Downing Street insists that the NHS Future Forum, which proposed big changes to the Government's health reforms yesterday, is an independent panel which reached its own conclusions.
If that is right, it's just a happy coincidence that David Cameron foreshadowed the most important changes in a speech a week ago and Nick Clegg has been discussing them in detail with his MPs for a couple of weeks.
It suited both the Prime Minister and his deputy to involve an independent body to help them convince health professionals and the public, who take their cue from the professionals, the Government was genuinely listening during the unprecedented "pause" to the Health and Social Care Bill.
This U-turn is the most important of the several now completed by Mr Cameron – health is a toxic issue for any party, particularly his own. Contrary to claims by bruised Tory MPs, Mr Cameron's main motive has not been to toss sweeties at the Liberal Democrats because they were routed at last month's elections. The Cameroons have been spooked by polls suggesting the Tories are in danger of losing their hard-won trust on health.
The choreography of the U-turn has not been easy. Mr Cameron and Mr Clegg wanted the same outcome and agreed a pincer movement against Andrew Lansley, the Health Secretary and architect of the reforms – who, to his credit, admits he did not think through the political consequences. He is the biggest loser.
Yet there have also been real tensions between the Prime Minister and his deputy since both wanted to reap a political reward from the "reforms to the reforms". They have jockeyed for position in recent weeks to try to keep their own nose in front in the credit stakes. After Mr Cameron's pre-emptive strike in last week's speech, Mr Clegg declared victory over the weekend, leaving the Tories seething.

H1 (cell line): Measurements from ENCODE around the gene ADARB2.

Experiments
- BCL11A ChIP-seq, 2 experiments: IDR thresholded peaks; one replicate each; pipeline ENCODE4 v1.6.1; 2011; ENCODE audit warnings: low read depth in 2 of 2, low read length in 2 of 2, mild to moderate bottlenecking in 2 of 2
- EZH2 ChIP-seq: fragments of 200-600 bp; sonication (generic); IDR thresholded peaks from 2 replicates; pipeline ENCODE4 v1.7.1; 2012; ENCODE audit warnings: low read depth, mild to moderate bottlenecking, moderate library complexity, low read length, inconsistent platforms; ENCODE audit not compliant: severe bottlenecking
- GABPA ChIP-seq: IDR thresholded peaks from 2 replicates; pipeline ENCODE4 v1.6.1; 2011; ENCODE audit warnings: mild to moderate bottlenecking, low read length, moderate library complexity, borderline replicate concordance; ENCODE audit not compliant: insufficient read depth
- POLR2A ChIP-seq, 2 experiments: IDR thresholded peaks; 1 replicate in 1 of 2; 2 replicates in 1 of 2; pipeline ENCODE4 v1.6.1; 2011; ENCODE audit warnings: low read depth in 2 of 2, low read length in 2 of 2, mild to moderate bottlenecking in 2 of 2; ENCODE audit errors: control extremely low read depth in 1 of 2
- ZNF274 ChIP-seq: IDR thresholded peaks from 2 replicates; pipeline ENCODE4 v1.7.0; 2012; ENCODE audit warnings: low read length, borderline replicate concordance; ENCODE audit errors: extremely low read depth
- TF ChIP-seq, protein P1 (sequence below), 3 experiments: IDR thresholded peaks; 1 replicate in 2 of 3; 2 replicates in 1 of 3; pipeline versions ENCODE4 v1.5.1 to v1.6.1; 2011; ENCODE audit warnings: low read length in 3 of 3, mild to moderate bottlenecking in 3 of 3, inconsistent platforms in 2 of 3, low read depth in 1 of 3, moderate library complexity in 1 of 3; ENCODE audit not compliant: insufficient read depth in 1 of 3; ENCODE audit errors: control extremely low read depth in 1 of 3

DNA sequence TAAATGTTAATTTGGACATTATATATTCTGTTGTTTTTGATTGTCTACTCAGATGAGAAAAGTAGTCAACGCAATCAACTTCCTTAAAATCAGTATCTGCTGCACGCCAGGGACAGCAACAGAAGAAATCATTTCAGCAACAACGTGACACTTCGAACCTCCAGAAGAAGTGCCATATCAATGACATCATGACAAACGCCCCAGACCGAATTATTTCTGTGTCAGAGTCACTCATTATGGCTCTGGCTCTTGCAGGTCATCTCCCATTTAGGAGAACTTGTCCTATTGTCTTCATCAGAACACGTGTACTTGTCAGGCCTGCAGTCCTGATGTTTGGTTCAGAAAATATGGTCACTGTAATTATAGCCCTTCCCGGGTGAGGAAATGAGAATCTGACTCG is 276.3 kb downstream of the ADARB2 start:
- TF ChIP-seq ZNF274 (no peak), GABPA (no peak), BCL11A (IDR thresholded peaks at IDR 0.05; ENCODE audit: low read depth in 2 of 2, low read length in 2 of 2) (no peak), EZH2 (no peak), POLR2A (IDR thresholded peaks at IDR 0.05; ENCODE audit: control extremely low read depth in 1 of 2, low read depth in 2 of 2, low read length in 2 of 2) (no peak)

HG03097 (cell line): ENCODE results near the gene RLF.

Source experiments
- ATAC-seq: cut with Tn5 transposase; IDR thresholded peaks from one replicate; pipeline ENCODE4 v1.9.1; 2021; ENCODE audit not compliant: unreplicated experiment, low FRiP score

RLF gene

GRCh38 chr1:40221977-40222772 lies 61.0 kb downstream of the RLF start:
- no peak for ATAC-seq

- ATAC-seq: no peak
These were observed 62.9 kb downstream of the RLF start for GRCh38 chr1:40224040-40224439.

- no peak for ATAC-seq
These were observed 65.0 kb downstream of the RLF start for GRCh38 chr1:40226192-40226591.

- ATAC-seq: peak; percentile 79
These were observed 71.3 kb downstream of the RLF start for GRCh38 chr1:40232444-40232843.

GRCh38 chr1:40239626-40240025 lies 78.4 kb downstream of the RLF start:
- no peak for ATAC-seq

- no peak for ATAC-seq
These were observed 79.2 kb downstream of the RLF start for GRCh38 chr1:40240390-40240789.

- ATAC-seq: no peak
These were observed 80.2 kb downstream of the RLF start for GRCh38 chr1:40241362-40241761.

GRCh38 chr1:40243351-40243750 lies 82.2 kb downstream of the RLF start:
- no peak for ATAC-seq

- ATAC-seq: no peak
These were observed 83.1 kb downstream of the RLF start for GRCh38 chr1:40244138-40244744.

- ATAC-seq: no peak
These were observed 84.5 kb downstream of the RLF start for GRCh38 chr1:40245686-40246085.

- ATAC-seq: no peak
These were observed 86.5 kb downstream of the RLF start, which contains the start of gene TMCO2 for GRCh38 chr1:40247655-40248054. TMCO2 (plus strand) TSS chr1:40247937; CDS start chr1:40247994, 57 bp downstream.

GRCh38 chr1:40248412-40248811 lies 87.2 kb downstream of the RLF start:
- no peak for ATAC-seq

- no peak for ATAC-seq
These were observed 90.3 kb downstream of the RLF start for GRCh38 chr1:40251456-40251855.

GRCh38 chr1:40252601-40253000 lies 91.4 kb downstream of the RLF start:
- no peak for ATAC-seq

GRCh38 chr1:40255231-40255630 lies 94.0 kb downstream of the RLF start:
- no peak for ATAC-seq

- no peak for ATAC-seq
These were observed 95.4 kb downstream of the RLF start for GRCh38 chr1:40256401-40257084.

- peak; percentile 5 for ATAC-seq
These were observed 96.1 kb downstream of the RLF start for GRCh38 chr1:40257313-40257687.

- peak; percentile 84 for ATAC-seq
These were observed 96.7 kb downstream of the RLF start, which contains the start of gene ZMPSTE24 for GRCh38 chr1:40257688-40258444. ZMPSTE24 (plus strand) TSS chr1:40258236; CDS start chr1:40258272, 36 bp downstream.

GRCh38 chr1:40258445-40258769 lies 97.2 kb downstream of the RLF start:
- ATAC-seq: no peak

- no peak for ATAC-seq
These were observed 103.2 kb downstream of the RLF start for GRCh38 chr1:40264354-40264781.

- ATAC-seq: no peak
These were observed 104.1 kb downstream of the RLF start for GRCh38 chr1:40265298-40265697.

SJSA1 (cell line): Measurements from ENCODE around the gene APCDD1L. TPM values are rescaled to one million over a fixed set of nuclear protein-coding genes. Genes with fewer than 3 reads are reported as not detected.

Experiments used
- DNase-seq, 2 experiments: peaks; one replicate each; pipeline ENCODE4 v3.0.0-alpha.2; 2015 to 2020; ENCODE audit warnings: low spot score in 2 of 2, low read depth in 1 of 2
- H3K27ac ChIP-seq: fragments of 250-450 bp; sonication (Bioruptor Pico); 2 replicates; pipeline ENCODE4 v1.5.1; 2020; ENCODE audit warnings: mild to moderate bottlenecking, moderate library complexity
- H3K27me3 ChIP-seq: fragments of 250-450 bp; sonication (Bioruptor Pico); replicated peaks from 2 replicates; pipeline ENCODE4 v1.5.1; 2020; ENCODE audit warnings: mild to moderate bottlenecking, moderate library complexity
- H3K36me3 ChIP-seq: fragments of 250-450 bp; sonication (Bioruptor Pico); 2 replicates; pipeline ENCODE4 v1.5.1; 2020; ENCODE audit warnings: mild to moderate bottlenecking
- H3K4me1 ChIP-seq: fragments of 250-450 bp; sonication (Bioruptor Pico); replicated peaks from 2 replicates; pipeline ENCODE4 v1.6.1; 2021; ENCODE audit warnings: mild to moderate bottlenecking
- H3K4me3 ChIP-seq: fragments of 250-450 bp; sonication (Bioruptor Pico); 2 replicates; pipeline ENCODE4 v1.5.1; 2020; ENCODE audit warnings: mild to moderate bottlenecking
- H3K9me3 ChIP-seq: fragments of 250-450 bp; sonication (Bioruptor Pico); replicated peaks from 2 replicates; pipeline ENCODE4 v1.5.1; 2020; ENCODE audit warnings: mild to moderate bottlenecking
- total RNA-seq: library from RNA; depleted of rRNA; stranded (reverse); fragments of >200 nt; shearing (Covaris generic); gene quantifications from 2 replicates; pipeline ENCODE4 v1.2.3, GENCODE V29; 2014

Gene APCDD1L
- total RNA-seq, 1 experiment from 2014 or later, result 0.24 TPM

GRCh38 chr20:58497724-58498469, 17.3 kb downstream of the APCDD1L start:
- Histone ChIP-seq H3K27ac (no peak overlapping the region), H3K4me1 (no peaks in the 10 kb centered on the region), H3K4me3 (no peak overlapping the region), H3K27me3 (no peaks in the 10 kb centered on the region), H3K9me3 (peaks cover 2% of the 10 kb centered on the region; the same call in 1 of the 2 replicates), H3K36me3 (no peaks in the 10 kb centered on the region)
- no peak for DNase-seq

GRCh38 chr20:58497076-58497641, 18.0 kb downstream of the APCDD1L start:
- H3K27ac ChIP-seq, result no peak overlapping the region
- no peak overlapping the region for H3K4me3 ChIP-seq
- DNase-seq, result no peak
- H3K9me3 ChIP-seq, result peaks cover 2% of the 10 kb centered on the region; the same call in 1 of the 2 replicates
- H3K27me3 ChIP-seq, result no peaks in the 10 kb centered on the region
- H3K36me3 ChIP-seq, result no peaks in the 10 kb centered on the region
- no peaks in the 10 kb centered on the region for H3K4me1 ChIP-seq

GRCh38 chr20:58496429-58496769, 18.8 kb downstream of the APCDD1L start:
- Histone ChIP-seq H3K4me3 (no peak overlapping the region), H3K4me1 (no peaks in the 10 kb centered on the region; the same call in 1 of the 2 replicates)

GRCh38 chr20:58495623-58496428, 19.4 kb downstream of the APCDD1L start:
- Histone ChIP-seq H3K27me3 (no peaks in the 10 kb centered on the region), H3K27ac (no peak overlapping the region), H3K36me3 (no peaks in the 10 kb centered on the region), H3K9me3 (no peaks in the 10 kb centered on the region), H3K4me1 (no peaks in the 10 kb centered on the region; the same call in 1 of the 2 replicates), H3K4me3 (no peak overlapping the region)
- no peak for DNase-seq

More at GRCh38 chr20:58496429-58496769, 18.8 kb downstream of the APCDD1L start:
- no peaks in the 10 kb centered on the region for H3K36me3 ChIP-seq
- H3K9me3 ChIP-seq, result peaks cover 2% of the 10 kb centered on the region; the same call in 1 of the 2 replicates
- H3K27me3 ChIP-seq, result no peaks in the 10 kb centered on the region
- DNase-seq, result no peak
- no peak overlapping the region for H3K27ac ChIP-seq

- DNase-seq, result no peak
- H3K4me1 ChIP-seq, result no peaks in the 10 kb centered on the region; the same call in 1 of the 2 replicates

Although it is true that the Liberal Democrats demanded sweeping changes to the Bill at their spring conference in March, their dismal showing in last month's elections highlighted the need for them to show voters they enjoy real influence inside the Coalition. That meant shouting victory on the NHS from the rooftops. "If we don't tell people about it, no one else will," one Lib Dem aide said.
Yesterday, Mr Cameron and Mr Clegg reassured their own MPs that they – not the other guy – had called the shots. Today, they are likely to end hostilities as they try to rally their parties behind the revised policy.
But the amended Bill may well not necessarily cure the Coalition parties' ills. The voters will not follow the fine print about the role of the NHS Commissioning Board. But they will know that the Government tinkered with their NHS, possibly at its peril. Although Mr Cameron has pledged inflation-plus rises, the NHS budget will virtually flatline and the £20bn of efficiency savings needed over the next four years will mean an unprecedented cash squeeze.
The danger is that when patients notice the consequences, they will blame the Coalition's reforms rather than the need to cut the public deficit (widely seen as Labour's fault). So health could be a big issue at the next general election. Despite yesterday's proposals, the party that would stand to benefit most would be Labour.